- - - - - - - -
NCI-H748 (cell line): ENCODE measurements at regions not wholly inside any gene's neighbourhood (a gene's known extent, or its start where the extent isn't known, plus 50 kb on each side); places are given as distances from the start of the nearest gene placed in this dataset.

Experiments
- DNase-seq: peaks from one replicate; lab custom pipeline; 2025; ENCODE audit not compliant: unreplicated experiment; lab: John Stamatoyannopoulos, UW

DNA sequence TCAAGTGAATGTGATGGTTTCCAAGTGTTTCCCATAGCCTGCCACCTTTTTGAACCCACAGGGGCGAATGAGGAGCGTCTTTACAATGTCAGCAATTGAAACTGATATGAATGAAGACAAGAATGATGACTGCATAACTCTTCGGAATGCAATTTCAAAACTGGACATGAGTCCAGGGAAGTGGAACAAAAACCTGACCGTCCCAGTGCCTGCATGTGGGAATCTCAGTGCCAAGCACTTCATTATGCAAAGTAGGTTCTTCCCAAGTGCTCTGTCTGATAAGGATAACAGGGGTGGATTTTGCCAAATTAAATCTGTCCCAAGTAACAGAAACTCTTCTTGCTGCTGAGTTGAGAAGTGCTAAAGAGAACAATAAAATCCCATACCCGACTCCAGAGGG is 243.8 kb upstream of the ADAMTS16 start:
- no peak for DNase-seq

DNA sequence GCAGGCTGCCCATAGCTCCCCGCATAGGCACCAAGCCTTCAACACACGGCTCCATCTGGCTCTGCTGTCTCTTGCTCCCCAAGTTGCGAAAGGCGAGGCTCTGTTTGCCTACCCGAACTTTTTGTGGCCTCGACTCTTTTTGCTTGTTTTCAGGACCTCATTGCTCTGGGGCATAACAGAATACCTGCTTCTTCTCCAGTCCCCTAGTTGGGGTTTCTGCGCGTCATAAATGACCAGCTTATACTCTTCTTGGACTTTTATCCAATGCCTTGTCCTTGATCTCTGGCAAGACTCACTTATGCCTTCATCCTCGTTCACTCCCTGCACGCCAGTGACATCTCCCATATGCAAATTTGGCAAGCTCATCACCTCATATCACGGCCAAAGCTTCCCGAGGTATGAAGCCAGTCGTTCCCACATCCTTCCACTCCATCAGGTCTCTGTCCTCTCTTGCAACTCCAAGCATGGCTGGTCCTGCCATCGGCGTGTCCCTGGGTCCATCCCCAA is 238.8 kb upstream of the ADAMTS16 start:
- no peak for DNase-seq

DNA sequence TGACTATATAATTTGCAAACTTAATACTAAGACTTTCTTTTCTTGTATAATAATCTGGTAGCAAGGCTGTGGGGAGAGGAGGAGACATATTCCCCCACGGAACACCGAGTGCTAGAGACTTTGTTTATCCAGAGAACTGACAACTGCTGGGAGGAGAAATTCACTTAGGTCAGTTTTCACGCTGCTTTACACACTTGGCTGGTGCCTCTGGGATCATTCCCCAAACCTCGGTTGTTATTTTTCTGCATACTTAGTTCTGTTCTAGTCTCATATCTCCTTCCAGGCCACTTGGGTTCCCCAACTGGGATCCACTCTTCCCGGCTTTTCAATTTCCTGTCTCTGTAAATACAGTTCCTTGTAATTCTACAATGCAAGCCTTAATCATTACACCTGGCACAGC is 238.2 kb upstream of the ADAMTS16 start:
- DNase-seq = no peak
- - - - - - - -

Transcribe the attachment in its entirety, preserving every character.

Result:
NCI-H748 (cell line): ENCODE measurements at regions not wholly inside any gene's neighbourhood (a gene's known extent, or its start where the extent isn't known, plus 50 kb on each side); places are given as distances from the start of the nearest gene placed in this dataset.

Experiments
- DNase-seq: peaks from one replicate; lab custom pipeline; 2025; ENCODE audit not compliant: unreplicated experiment; lab: John Stamatoyannopoulos, UW

DNA sequence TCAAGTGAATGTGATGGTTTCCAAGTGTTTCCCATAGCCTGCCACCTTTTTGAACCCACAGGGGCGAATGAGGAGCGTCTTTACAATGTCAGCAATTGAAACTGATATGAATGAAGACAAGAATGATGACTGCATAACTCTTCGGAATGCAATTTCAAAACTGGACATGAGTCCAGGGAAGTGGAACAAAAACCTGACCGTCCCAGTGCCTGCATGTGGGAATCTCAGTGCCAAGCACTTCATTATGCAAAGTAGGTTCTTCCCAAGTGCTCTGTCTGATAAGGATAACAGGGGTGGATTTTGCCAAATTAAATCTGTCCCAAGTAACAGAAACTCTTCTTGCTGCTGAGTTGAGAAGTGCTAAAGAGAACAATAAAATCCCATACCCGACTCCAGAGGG is 243.8 kb upstream of the ADAMTS16 start:
- no peak for DNase-seq

DNA sequence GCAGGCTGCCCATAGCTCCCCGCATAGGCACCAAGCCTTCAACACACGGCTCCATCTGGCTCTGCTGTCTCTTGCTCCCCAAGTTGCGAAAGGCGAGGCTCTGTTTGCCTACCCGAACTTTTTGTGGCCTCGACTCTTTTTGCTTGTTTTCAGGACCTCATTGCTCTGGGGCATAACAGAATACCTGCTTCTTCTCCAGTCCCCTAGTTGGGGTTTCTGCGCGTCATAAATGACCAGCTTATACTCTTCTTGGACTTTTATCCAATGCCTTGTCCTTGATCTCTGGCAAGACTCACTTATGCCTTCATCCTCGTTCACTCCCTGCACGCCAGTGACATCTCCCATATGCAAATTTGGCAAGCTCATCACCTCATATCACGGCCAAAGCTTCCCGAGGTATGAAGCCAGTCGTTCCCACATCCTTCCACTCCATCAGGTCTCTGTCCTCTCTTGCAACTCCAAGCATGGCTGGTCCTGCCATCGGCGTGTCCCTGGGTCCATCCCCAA is 238.8 kb upstream of the ADAMTS16 start:
- no peak for DNase-seq

DNA sequence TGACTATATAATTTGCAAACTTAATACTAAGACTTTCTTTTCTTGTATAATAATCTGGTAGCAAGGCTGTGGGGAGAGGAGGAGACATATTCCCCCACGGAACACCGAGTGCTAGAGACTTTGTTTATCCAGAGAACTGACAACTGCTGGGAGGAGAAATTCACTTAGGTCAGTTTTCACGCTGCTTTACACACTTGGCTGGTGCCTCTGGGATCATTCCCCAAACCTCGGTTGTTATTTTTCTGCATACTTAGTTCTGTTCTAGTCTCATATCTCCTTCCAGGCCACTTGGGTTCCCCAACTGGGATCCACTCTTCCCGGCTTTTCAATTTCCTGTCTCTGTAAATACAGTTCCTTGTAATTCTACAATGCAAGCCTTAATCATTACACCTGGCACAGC is 238.2 kb upstream of the ADAMTS16 start:
- DNase-seq = no peak